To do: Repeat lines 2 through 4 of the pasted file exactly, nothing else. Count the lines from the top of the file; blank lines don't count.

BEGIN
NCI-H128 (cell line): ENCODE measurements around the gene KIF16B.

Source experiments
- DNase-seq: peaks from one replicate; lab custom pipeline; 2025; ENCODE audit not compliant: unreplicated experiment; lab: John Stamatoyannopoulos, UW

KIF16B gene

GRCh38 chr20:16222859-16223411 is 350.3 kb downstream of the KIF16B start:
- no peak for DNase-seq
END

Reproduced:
Source experiments
- DNase-seq: peaks from one replicate; lab custom pipeline; 2025; ENCODE audit not compliant: unreplicated experiment; lab: John Stamatoyannopoulos, UW

KIF16B gene